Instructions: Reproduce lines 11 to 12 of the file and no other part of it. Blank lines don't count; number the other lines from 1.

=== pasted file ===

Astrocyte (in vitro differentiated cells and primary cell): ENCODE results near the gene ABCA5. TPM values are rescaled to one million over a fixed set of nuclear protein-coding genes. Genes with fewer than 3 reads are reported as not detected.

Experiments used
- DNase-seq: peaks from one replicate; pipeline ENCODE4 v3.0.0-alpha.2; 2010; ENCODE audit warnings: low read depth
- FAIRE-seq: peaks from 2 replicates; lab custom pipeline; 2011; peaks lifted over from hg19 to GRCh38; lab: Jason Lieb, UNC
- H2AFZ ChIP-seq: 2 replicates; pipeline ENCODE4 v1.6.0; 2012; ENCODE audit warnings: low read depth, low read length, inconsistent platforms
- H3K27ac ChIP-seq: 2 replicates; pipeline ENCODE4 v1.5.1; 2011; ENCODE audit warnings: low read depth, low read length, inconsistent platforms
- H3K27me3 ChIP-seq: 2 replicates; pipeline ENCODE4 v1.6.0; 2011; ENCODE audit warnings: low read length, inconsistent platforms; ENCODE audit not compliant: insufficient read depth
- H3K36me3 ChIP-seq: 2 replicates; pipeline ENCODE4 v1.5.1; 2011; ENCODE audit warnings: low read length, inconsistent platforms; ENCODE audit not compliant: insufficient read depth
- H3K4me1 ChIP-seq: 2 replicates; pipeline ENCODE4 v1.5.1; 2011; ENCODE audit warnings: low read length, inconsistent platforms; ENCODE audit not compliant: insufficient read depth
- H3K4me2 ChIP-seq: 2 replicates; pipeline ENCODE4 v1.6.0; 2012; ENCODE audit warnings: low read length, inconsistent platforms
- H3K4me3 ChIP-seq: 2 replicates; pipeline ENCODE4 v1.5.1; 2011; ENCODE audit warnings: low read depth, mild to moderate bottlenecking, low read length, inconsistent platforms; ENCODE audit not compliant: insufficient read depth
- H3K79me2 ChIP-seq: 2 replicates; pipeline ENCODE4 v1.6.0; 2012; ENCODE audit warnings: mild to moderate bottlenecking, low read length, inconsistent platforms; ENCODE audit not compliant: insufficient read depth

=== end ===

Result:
- H3K4me3 ChIP-seq: 2 replicates; pipeline ENCODE4 v1.5.1; 2011; ENCODE audit warnings: low read depth, mild to moderate bottlenecking, low read length, inconsistent platforms; ENCODE audit not compliant: insufficient read depth
- H3K79me2 ChIP-seq: 2 replicates; pipeline ENCODE4 v1.6.0; 2012; ENCODE audit warnings: mild to moderate bottlenecking, low read length, inconsistent platforms; ENCODE audit not compliant: insufficient read depth